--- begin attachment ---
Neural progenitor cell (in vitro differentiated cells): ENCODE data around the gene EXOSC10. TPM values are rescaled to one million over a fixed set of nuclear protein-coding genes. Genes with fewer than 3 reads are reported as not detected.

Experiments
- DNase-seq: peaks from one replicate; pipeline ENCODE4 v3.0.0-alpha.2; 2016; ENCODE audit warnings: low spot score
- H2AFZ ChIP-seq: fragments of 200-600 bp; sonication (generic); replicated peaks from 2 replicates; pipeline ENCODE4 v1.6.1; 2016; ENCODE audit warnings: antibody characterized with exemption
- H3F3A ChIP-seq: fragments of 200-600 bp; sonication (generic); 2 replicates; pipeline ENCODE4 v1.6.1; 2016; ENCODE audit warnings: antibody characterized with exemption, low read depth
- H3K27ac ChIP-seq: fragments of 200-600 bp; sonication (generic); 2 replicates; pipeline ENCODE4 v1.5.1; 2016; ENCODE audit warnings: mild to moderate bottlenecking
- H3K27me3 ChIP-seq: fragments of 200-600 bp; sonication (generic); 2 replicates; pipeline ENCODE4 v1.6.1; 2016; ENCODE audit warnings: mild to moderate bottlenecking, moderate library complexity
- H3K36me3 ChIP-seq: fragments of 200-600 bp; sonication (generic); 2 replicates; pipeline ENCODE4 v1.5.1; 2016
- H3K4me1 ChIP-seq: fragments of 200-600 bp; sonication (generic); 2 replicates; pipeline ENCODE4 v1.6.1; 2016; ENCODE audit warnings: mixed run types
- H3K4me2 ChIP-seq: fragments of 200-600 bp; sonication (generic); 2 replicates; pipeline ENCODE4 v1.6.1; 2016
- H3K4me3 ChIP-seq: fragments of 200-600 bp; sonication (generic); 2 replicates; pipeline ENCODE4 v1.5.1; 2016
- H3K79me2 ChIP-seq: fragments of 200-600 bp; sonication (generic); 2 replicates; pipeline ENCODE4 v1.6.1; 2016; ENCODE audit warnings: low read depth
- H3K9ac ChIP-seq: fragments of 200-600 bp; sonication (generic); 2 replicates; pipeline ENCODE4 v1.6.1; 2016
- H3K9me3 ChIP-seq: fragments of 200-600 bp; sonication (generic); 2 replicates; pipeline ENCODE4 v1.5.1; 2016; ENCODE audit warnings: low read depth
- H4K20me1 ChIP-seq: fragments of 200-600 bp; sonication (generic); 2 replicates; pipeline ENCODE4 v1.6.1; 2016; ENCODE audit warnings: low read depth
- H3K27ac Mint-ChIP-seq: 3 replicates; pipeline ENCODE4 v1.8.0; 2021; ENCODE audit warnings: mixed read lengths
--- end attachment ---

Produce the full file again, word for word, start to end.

Neural progenitor cell (in vitro differentiated cells): ENCODE data around the gene EXOSC10. TPM values are rescaled to one million over a fixed set of nuclear protein-coding genes. Genes with fewer than 3 reads are reported as not detected.

Experiments
- DNase-seq: peaks from one replicate; pipeline ENCODE4 v3.0.0-alpha.2; 2016; ENCODE audit warnings: low spot score
- H2AFZ ChIP-seq: fragments of 200-600 bp; sonication (generic); replicated peaks from 2 replicates; pipeline ENCODE4 v1.6.1; 2016; ENCODE audit warnings: antibody characterized with exemption
- H3F3A ChIP-seq: fragments of 200-600 bp; sonication (generic); 2 replicates; pipeline ENCODE4 v1.6.1; 2016; ENCODE audit warnings: antibody characterized with exemption, low read depth
- H3K27ac ChIP-seq: fragments of 200-600 bp; sonication (generic); 2 replicates; pipeline ENCODE4 v1.5.1; 2016; ENCODE audit warnings: mild to moderate bottlenecking
- H3K27me3 ChIP-seq: fragments of 200-600 bp; sonication (generic); 2 replicates; pipeline ENCODE4 v1.6.1; 2016; ENCODE audit warnings: mild to moderate bottlenecking, moderate library complexity
- H3K36me3 ChIP-seq: fragments of 200-600 bp; sonication (generic); 2 replicates; pipeline ENCODE4 v1.5.1; 2016
- H3K4me1 ChIP-seq: fragments of 200-600 bp; sonication (generic); 2 replicates; pipeline ENCODE4 v1.6.1; 2016; ENCODE audit warnings: mixed run types
- H3K4me2 ChIP-seq: fragments of 200-600 bp; sonication (generic); 2 replicates; pipeline ENCODE4 v1.6.1; 2016
- H3K4me3 ChIP-seq: fragments of 200-600 bp; sonication (generic); 2 replicates; pipeline ENCODE4 v1.5.1; 2016
- H3K79me2 ChIP-seq: fragments of 200-600 bp; sonication (generic); 2 replicates; pipeline ENCODE4 v1.6.1; 2016; ENCODE audit warnings: low read depth
- H3K9ac ChIP-seq: fragments of 200-600 bp; sonication (generic); 2 replicates; pipeline ENCODE4 v1.6.1; 2016
- H3K9me3 ChIP-seq: fragments of 200-600 bp; sonication (generic); 2 replicates; pipeline ENCODE4 v1.5.1; 2016; ENCODE audit warnings: low read depth
- H4K20me1 ChIP-seq: fragments of 200-600 bp; sonication (generic); 2 replicates; pipeline ENCODE4 v1.6.1; 2016; ENCODE audit warnings: low read depth
- H3K27ac Mint-ChIP-seq: 3 replicates; pipeline ENCODE4 v1.8.0; 2021; ENCODE audit warnings: mixed read lengths